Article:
Under new policy, nearly 2,000 US clinics will not perform controversial procedure
Photo by Daniel Spils
Cats deploy their claws to climb, scratch and trap prey or prey substitutes. A new ban on elective declawing at Banfield, BluePearl and VCA veterinary hospitals may mean more cats, like Pete, keep their claws.
Practices belonging to the largest owner of veterinary clinics in the United States no longer declaw cats as a convenience to owners, reflecting growing consensus in the profession that the procedure is cruel and unnecessary. The new policies at Banfield Pet Hospitals, VCA and BluePearl Pet Hospitals, owned by Mars Inc., affect some 2,000 veterinary clinics in the United States.
Elective declawing, known medically as non-therapeutic onychectomy, involves amputating the third phalanx, or bone, of a cat's toes, thereby removing claws it uses to scratch. Anti-declaw advocates say the procedure causes the animal acute and/or long-term pain and may result in lameness and behavioral problems.
The veterinary community historically has viewed declawing cats as a safe and reasonable way to stop scratching behaviors that might otherwise lead owners to relinquish or abandon their pets; or to assist owners whose health would be risked by a cat scratch. While a number of veterinarians still hold this view, it is not universal. Many practitioners do not perform elective declaws, and several veterinary associations oppose, for ethical reasons, declawing any cat unless it's medically necessary for the animal.
In a statement provided by email to the VIN News Service, Dr. Jennifer Welser, Mars chief medical and quality officer, explained the decision: "At Mars Veterinary Health, we believe every pet deserves a safe, loving and supportive home that enables appropriate expression of natural behaviors. After careful consideration, medical leadership aligned on a new declaw position, and elective declaw surgery is no longer offered at U.S. Mars Veterinary Health practices … unless determined to be medically necessary."
Banfield's Feline Declaw Position Statement, issued in January, says: "Current evidence does not support the use of elective declawing surgery as an alternative to relinquishment, abandonment, or euthanasia." VCA followed last week with a policy that hews closely to Banfield's.
Banfield's statement also points out that its position aligns with that of the American Association of Feline Practitioners (AAFP) and declaw bans in a number of U.S. cities and other local jurisdictions.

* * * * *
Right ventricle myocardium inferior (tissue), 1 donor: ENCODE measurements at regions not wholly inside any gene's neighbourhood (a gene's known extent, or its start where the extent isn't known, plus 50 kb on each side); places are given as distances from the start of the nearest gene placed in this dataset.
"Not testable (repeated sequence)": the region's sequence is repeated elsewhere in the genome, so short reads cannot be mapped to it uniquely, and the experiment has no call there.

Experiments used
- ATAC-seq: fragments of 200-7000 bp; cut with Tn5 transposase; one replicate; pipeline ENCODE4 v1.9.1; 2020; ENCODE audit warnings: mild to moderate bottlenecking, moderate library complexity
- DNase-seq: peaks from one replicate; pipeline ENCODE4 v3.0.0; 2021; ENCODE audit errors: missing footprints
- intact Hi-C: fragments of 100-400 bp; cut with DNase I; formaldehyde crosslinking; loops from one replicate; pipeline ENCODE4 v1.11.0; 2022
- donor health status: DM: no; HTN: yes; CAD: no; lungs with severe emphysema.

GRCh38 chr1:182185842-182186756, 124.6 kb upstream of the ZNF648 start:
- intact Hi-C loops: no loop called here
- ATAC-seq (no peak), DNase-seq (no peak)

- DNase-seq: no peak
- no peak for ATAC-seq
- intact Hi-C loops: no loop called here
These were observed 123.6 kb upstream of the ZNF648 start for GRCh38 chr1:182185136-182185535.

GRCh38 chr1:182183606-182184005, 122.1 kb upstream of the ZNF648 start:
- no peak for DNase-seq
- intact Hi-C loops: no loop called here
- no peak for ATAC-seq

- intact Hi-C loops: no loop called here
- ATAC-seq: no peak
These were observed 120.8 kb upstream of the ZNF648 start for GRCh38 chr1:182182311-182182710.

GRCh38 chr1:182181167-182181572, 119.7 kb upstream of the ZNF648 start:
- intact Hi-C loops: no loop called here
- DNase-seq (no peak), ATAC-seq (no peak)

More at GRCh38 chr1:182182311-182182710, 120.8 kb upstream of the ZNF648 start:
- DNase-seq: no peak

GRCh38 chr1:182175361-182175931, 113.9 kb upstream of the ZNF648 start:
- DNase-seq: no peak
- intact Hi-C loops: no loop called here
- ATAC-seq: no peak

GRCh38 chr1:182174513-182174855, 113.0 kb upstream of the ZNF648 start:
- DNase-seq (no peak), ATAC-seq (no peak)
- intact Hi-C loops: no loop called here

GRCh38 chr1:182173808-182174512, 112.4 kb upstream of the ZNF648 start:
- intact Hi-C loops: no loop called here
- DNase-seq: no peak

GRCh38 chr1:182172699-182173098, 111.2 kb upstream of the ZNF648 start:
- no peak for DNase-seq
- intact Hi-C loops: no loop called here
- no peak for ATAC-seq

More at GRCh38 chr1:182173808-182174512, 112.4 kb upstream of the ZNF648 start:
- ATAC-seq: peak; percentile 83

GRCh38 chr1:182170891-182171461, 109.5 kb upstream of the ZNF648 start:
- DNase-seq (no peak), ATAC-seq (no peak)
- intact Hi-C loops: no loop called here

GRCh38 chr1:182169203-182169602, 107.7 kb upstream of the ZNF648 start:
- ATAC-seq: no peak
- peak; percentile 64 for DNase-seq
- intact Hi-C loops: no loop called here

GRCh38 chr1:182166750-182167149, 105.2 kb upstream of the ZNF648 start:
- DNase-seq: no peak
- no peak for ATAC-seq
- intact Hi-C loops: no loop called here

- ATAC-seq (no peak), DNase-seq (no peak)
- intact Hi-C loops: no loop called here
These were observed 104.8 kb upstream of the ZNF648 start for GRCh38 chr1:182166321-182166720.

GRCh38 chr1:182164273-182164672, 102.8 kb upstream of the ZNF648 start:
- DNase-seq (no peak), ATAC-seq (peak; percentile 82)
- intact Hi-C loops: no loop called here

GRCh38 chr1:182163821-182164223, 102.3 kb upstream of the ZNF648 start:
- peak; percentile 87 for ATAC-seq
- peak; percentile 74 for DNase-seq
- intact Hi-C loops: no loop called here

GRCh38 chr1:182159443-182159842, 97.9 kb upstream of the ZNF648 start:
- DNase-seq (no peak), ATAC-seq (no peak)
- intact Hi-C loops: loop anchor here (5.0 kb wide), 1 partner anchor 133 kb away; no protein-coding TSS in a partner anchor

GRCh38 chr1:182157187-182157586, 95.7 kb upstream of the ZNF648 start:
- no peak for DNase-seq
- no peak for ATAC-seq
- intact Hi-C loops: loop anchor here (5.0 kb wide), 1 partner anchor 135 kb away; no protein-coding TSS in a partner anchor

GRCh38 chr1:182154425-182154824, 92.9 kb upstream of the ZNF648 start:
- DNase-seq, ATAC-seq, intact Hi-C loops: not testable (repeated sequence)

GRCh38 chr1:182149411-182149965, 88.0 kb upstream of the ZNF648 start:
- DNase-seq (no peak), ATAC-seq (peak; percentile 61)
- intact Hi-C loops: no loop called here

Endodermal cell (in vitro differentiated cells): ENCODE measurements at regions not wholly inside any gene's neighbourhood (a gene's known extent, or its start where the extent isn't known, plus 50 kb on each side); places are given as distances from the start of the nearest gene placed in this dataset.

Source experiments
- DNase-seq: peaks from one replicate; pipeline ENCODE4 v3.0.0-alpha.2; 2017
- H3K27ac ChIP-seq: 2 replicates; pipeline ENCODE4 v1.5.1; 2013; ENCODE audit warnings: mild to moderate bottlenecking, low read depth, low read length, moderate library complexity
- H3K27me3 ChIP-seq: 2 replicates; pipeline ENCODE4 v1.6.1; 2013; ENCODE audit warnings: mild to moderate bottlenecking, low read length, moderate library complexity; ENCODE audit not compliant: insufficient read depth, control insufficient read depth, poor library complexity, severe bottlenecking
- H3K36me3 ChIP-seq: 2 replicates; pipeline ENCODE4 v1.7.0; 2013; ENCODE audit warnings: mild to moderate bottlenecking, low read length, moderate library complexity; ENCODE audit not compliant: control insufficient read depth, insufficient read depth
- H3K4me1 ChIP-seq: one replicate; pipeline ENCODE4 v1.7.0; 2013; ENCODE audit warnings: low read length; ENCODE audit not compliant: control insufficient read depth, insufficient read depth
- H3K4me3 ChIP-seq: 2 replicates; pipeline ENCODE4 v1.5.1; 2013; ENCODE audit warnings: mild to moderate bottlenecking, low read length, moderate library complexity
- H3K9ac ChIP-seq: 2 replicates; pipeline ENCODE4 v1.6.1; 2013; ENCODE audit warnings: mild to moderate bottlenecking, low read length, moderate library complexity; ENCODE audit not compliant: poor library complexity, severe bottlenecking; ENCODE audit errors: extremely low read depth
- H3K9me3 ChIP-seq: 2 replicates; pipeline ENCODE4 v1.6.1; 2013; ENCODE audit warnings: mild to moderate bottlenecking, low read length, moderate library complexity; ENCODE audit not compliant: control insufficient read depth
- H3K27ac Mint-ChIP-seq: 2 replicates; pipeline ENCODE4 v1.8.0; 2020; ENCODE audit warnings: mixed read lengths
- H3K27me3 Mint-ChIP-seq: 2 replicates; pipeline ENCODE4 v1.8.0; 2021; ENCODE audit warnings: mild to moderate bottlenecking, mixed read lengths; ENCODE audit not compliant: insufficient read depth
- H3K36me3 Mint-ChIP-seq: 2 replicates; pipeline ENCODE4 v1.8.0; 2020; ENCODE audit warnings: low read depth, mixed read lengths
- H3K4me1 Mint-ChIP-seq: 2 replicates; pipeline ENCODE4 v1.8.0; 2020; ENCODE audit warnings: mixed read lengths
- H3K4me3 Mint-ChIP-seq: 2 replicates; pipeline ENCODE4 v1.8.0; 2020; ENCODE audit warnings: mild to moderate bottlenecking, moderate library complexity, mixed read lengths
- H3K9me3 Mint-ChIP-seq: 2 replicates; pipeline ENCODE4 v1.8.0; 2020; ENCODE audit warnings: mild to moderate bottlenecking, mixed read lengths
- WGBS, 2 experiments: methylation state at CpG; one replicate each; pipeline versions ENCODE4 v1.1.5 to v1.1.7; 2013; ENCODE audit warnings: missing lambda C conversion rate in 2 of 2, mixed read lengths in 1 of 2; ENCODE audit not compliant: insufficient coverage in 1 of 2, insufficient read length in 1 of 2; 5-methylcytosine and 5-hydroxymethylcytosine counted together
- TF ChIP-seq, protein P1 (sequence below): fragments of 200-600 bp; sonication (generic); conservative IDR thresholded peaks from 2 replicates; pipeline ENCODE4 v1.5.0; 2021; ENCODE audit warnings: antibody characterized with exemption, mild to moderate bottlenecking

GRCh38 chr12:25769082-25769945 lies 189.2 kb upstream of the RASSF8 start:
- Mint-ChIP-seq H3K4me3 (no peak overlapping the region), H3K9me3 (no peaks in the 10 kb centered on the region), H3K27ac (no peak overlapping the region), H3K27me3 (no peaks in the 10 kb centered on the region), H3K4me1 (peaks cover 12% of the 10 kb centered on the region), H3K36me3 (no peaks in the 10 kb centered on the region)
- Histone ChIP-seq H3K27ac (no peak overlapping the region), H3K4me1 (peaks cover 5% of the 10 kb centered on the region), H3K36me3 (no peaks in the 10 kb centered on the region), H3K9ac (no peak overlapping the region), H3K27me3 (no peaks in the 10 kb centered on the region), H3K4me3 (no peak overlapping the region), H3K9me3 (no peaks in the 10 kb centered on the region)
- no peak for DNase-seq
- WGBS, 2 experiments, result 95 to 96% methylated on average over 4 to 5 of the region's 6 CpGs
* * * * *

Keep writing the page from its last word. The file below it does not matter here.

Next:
AAFP in a statement from 2017 came out against elective declawing, calling it "ethically controversial" and "NOT a medically necessary procedure for cats in most instances." The American Animal Hospital Association also opposes the practice.
Some governments are taking the decision out of veterinarians' hands entirely. Last summer, New York became the first state to make it illegal to perform non-therapeutic onychectomies. Anyone in New York who performs the procedure for a non-medical reason is subject to a fine of up to $1,000.
Nine states — Arizona, Florida, Maryland, Massachusetts, Michigan, Minnesota, New Jersey, Rhode Island and West Virginia — currently are considering legislation banning declawing, according to Alley Cat Allies, a nonprofit advocacy organization working to end the procedure.
At least 10 municipalities have criminalized feline onychectomy. Eight are in California alone: Berkeley, Beverly Hills, Burbank, Culver City, Los Angeles, San Francisco, Santa Monica and West Hollywood (which was first, in 2003). An effort to take the anti-declaw momentum further with a statewide ban died in committee last month. The California Veterinary Medical Association and the California Veterinary Medical Board opposed the bill. In general, the profession does not want to see lawmakers directing medical decisions.
Among cities, Denver and St. Louis also have banned the procedure. Elsewhere, declawing is outlawed in at least 41 countries, including Switzerland, Israel and the United Kingdom, according to Alley Cat Allies.
The pressure around the issue within the U.S. veterinary profession was evident during a meeting in early January of the American Veterinary Medical Association's House of Delegates. It took nearly two hours and multiple revisions before delegates could agree on an updated position, which discourages the practice while also emphasizing that the decision to declaw should remain between owners and their veterinarians.
The approved statement reads: "The AVMA discourages the declawing (onychectomy) of cats as an elective procedure and supports non-surgical alternatives to the procedure. The AVMA respects the veterinarian's right to use professional judgment when deciding how to best protect their individual patients' health and welfare. Therefore, it is incumbent upon the veterinarian to counsel the owner about the natural scratching behavior of cats, the alternatives to surgery, as well as the details of the procedure itself and subsequent potential complications. Onychectomy is a surgical amputation and if performed, multi-modal perioperative pain management must be utilized."
Jennifer Fiala contributed to this report.
Update: Maryland became the second state to make it illegal to perform non-therapeutic onychectomies. Maryland Gov. Larry Hogan signed the cat declaw bill into law on April 21, 2022.